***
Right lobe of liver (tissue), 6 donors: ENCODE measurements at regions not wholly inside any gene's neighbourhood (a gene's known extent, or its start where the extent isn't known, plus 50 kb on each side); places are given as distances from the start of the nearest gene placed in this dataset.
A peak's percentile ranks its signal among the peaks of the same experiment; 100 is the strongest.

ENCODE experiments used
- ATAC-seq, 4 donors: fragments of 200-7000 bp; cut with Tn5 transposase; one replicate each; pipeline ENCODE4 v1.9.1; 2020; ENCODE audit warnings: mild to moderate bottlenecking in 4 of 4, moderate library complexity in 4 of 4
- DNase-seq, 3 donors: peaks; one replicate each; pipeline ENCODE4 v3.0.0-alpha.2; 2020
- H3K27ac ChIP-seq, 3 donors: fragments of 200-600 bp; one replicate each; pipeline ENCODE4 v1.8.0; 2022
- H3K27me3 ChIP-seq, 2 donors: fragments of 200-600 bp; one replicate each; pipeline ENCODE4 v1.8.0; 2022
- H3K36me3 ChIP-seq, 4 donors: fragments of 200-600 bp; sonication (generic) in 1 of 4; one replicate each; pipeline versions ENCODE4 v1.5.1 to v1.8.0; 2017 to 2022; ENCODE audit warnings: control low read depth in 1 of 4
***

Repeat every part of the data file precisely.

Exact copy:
Right lobe of liver (tissue), 6 donors: ENCODE measurements at regions not wholly inside any gene's neighbourhood (a gene's known extent, or its start where the extent isn't known, plus 50 kb on each side); places are given as distances from the start of the nearest gene placed in this dataset.
A peak's percentile ranks its signal among the peaks of the same experiment; 100 is the strongest.

ENCODE experiments used
- ATAC-seq, 4 donors: fragments of 200-7000 bp; cut with Tn5 transposase; one replicate each; pipeline ENCODE4 v1.9.1; 2020; ENCODE audit warnings: mild to moderate bottlenecking in 4 of 4, moderate library complexity in 4 of 4
- DNase-seq, 3 donors: peaks; one replicate each; pipeline ENCODE4 v3.0.0-alpha.2; 2020
- H3K27ac ChIP-seq, 3 donors: fragments of 200-600 bp; one replicate each; pipeline ENCODE4 v1.8.0; 2022
- H3K27me3 ChIP-seq, 2 donors: fragments of 200-600 bp; one replicate each; pipeline ENCODE4 v1.8.0; 2022
- H3K36me3 ChIP-seq, 4 donors: fragments of 200-600 bp; sonication (generic) in 1 of 4; one replicate each; pipeline versions ENCODE4 v1.5.1 to v1.8.0; 2017 to 2022; ENCODE audit warnings: control low read depth in 1 of 4